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9 Common Tax Mistakes and How to Avoid Them


The more money you make, the higher your tax liability could be. And making a mistake in your filing can end up costing you more in fees and penalties. Here’s a roundup of common tax mistakes that could cost you money this tax season. A financial advisor who specializes in tax planning could also help you avoid some of these costly errors.

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Why Taxes Matter

Few financial moves are free of tax consequences. Many strategies, in fact, gain most or all of their attraction from the way they help savers and investors avoid or reduce tax obligations. If not for the tax-advantaged treatment of retirement savings plans such as Individual Retirement Accounts (IRAs), for instance, there would be little incentive for retirement savers to use them.

But while using tax-smart methods such as saving for retirement in an IRA can save you money, there are lots of other moves that will cost you at tax time. Here are 10 common mistakes that can cost you plenty, along with ways to avoid them.

9 Common Tax Errors That Could Be Costly

ErrorHow It Costs YouHow to Avoid it
Making a large retirement withdrawal that bumps you into a higher tax bracket.  If a retirement withdrawal is treated as income, it can push your income into a higher tax bracket, increasing the percentage of that income that has to be paid in taxes.Spread large retirement account withdrawals over multiple years, gauging the amounts so you are not moved to a higher tax bracket.
Buying and selling the same asset (like a stock) in less than one year.Gains on assets sold one year or less after they were bought are taxed as ordinary income. Holding them for more than a year means they will be taxed at capital gains rates, which are usually much lower.Hold appreciated assets for more than one year before selling them for a profit.
Missing a Required Minimum Distribution (RMD) withdrawal.If you skip an RMD or don’t take the required amount, the IRS will demand an excise tax equal to 50% of the sum you should have taken.Make all RMDs on time and in full.
Miscalculating your cost basis on securities, real estate or other assets.If you calculate the cost basis of an asset too low, you may owe more in taxes than you should when you sell it.Keep good records and use the method of calculating cost basis appropriate to the specific type of asset.
Missing out on savings from tax-advantaged accounts.Neglecting to save using tax-advantaged accounts such as IRAs and 401(k)s means you lose current tax deductions and the opportunity to let your investments grow tax-deferred.Contribute the maximum allowed to tax-advantaged accounts.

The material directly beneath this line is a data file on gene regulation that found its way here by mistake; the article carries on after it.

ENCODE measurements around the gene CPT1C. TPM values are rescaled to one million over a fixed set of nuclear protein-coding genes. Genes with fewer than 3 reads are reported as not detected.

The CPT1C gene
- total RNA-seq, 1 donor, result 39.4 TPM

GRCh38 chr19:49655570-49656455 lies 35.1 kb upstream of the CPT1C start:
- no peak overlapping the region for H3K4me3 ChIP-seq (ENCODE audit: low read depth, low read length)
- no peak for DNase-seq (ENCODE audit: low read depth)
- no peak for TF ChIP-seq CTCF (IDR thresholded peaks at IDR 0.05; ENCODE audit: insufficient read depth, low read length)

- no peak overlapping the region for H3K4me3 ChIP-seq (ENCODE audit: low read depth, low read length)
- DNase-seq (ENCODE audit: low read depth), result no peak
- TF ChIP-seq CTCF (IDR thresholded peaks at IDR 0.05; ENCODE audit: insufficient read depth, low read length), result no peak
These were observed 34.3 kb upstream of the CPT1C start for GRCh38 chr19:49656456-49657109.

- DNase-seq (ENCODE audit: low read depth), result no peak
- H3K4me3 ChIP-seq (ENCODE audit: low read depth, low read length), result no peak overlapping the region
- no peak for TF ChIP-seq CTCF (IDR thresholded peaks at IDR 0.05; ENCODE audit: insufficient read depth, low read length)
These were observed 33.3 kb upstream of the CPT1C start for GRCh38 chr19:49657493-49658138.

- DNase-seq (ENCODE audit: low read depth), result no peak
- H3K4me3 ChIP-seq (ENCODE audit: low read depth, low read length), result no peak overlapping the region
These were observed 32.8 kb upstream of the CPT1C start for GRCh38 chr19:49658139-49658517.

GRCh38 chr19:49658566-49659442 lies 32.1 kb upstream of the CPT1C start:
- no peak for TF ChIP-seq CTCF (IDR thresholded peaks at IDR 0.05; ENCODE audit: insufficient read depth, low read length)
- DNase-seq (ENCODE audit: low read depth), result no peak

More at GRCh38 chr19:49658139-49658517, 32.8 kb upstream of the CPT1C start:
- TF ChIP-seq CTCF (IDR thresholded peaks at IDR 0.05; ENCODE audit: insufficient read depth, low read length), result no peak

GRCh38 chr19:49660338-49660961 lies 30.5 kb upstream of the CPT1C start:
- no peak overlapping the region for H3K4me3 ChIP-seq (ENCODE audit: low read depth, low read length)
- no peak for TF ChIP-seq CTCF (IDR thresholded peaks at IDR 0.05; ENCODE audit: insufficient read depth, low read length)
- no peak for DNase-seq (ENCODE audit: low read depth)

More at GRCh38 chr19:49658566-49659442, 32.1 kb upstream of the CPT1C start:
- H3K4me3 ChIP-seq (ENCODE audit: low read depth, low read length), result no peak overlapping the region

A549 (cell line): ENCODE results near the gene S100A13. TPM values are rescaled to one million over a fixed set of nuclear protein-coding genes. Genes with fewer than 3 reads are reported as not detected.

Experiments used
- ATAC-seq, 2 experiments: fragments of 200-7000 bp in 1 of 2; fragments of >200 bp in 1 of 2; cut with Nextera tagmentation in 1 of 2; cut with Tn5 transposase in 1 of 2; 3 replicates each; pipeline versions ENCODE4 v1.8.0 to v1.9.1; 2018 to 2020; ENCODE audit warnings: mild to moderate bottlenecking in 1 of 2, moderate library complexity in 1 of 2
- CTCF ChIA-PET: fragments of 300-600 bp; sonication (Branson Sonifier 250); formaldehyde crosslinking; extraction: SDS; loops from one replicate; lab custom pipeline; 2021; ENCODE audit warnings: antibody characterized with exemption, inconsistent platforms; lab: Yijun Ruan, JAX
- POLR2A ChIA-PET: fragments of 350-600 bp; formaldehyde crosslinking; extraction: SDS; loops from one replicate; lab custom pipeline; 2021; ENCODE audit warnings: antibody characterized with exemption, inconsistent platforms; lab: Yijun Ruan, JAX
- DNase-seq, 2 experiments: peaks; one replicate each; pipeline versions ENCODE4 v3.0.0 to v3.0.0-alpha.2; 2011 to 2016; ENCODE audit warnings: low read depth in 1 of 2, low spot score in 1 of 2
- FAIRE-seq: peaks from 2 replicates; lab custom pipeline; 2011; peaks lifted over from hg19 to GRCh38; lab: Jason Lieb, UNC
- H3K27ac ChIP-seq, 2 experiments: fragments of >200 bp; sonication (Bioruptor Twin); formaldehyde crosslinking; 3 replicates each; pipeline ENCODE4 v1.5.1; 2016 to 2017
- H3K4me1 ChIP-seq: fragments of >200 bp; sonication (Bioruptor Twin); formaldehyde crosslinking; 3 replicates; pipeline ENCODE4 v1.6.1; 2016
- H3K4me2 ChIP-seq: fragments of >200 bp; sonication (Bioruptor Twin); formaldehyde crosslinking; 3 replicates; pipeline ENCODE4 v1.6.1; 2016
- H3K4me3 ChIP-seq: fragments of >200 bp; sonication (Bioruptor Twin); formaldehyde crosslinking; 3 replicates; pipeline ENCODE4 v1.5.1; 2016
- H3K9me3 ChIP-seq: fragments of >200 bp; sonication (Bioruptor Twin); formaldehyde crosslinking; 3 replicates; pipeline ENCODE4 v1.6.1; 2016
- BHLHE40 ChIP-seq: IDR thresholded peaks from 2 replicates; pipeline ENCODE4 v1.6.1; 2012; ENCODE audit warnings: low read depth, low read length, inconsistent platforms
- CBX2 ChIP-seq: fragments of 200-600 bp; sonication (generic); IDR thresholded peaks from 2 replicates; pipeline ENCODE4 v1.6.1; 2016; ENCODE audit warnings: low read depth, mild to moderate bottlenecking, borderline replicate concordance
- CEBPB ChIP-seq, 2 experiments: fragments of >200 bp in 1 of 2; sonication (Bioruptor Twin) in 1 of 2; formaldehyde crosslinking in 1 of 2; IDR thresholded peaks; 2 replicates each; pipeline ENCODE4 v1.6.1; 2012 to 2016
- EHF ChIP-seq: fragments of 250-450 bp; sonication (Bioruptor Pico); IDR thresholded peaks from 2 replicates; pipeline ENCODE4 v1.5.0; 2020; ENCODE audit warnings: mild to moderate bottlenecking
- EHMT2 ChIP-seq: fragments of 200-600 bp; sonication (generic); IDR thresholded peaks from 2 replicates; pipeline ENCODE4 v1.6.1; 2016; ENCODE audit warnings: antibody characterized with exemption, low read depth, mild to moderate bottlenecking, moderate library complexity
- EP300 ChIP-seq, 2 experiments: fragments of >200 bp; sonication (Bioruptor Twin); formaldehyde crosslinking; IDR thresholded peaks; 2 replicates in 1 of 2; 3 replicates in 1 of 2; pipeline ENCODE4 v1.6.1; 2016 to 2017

Failing to appropriately harvest your capital losses.Failing to harvest tax losses means you won’t be able to offset gains from more successful investments. And this could also increase your tax liability.Offset capital gains by selling money-losing investments dollar for dollar. Work with a financial advisor to decide on which losing investments make most sense to sell off.
Not accounting for state income taxes.If you fail to pay state taxes due on your income, you may be liable for interest and penalties, just as you would for unpaid federal taxes.Make sure you follow the laws in your state. They can vary widely.
Choosing the wrong filing status.Your filing status determines which deductions, exclusions and allowances you can take, and also affects your tax rate, so choosing the wrong one can cause you to miss out on opportunities to reduce your taxable income.Don’t choose a filing status without considering whether another status might save you money. Make sure you’re eligible to use the filing status you choose.
Filing too early.If you file before you’ve received all your  tax documents (such as 1099s and K-1s), you may underreport your income and have to pay penalties and interest.Wait until after you’ve gotten all 1099s and other documents you’ll need to file a complete return.

Bottom Line

A woman researching how to avoid common tax mistakes.

Tax mistakes can cost you money, from failing to take advantage of tax benefits to setting yourself up for penalties and interest. Every tax situation is different. So what is a serious mistake for some taxpayers may not be a consideration at all for you. However, some mistakes are more common than others. This list of widely made and significantly expensive tax errors can serve as a guide to help you avoid them.

Tax planning Tips

  • Consider working with a financial advisor to optimize your financial plan for a lower tax liability. Finding a financial advisor doesn’t have to be hard. SmartAsset’s free tool matches you with up to three vetted financial advisors who serve your area, and you can have a free introductory call with your advisor matches to decide which one you feel is right for you. If you’re ready to find an advisor who can help you achieve your financial goals, get started now.
  • Use SmartAsset’s income tax calculator to prepare an estimate of how much you’re likely to owe next time you fill your taxes.

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